The rest of the quote from the Hadith claims to come from the Tawrat as well. If you compare with the rest of Isaiah 42, you do seem some parallels. For example, Isa. 42:11 speaks of the 'desert' and 'Kedar', probably being the Arabian desert and the territory of Haidar (Kedar), the forefather of the Prophet (pbuh). As well, Isa. 42:10-12 speak of a lot of people praising God, many of whom live in the Arabian desert. Now back to the real point of all this.. This tradition refers to the book of Isaiah as being part of the Tawrat, backing up the idea of the Tawrat sometimes being used to refer to the entire Hebrew Scriptures, that is, the Old Testament.
This term 'Zabur' is the Arabic equivalent of the Hebrew zimra, translated in the King James Version as 'psalm' in Ps. 81:2 and 98:5. The Hebrew word has the meaning 'song, music', as in Ex. 15:2, 'The Lord is my strength and song'. It along with zamir (song) and mizmor (psalm) is a derivative of zamar , meaning 'sing, sing praise, make music'. (Theological Wordbook of the Old Testament, vol. 1, pg. 245.)
In the Koran, the Zabur is mentioned by name only three times:
..And to David We gave the Psalms. (surah 4:163)
And it is your Lord that knoweth best all beings that are in the heavens and on earth: We did bestow on some Prophets more (and other) gifts than on others: and We gave to David (the gift of) the Psalms. (surah 17:55)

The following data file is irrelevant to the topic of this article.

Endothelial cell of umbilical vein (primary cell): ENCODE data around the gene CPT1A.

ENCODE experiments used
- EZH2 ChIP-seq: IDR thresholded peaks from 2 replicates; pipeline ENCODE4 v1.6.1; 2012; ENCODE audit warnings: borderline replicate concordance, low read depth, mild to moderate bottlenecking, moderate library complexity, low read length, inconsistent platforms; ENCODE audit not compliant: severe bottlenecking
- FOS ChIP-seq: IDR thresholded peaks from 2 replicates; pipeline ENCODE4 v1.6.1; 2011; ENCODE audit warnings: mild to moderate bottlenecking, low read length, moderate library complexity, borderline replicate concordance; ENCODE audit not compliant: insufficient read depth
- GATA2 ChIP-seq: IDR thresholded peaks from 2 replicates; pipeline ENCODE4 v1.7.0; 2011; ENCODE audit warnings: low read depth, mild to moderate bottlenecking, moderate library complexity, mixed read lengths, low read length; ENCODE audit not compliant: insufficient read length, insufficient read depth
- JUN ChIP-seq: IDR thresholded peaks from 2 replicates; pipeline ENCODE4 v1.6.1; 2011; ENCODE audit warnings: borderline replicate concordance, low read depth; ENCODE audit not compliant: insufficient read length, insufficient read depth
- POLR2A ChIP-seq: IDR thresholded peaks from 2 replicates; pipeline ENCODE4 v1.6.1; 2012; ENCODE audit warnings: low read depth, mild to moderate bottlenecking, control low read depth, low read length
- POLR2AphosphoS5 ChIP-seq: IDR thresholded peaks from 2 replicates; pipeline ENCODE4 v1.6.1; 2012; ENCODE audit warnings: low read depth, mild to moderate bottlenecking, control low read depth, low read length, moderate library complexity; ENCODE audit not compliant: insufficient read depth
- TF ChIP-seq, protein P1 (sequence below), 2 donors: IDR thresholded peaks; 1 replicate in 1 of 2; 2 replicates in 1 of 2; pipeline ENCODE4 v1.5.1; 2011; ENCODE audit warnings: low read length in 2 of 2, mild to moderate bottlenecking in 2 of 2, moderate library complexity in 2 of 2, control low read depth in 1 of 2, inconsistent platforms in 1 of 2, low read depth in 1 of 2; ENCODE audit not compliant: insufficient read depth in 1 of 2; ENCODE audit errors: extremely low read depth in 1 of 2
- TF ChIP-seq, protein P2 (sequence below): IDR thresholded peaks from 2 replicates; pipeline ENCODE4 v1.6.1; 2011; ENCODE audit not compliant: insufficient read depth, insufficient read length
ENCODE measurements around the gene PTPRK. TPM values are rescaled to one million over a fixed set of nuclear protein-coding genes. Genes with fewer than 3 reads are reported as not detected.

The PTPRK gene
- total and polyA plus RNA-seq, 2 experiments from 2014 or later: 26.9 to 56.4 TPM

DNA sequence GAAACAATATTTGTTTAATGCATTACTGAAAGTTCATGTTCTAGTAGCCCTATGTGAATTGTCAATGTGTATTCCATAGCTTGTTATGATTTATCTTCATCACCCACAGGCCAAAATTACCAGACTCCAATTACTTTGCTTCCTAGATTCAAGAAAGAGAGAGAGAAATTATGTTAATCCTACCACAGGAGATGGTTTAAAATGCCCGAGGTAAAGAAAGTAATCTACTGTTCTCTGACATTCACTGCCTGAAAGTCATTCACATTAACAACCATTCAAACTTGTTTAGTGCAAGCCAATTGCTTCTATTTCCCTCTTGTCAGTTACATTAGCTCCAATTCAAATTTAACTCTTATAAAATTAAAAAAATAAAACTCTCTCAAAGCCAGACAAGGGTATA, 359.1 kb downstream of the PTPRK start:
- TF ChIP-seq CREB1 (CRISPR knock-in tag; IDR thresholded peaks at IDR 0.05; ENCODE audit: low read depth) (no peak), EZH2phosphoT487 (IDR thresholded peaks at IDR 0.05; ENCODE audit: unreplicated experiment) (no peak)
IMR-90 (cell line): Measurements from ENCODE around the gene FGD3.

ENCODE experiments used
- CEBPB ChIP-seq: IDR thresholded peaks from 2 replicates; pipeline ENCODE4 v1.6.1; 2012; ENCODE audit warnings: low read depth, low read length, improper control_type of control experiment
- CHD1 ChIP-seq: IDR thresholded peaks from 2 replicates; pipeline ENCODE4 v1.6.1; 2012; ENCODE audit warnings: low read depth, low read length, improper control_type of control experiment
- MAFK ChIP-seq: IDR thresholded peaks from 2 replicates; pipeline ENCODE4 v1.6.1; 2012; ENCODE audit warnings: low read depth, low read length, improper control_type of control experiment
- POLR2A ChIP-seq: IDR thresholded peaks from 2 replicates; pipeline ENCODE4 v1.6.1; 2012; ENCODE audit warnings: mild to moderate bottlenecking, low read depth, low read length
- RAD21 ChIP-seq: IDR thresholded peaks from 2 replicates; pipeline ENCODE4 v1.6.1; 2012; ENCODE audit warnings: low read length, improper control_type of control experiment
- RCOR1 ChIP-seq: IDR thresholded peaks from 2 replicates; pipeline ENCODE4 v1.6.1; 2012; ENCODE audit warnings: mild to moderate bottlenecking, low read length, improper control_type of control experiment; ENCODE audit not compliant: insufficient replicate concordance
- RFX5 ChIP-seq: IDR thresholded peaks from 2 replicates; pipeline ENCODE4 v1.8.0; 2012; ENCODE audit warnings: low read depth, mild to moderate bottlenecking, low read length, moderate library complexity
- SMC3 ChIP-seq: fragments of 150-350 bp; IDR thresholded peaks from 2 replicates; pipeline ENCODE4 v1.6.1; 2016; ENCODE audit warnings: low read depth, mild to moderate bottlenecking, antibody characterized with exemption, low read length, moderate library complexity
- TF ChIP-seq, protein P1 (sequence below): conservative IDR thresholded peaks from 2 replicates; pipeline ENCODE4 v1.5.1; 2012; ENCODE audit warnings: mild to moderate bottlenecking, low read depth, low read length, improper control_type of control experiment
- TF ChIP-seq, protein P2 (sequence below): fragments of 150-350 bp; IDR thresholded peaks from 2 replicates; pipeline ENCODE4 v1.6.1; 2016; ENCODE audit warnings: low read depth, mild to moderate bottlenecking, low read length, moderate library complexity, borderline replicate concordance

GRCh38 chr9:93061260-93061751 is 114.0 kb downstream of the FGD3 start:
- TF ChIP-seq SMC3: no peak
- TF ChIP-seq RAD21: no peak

Before this We wrote in the Psalms, after the Message (given to Moses): 'My servants, the righteous, shall inherit the earth.' (surah 21:105)
The last reference is of interest because of the quotation from Psalm 37:29 which says, 'the righteous will inherit the land and dwell in it forever.' Many Muslims scholars think that it also has reference to Exodus 32:13, '..it will be their inheritance forever.'
Well-known Christian apologist, C. G. Pfander went as far to say that al-Koran's reference to the Psalms is actually a reference to the third division of the Hebrew Scriptures, known as the Writings or Kethubim: 'as it begins with the Psalms, it is so styled in the Gospel (Luke 24:44) and in the Qur'an alike'. (The Balance of Truth, pg. 51.)
'Injil' is Arabic for euaggelion in Greek, evangel or gospel in English. The term occurs twelve times in the holy Koran:
We sent after them Jesus son of Mary, and bestowed on him the Gospel; and We ordained in the hearts of those who followed him Compassion and Mercy. (surah 57:27)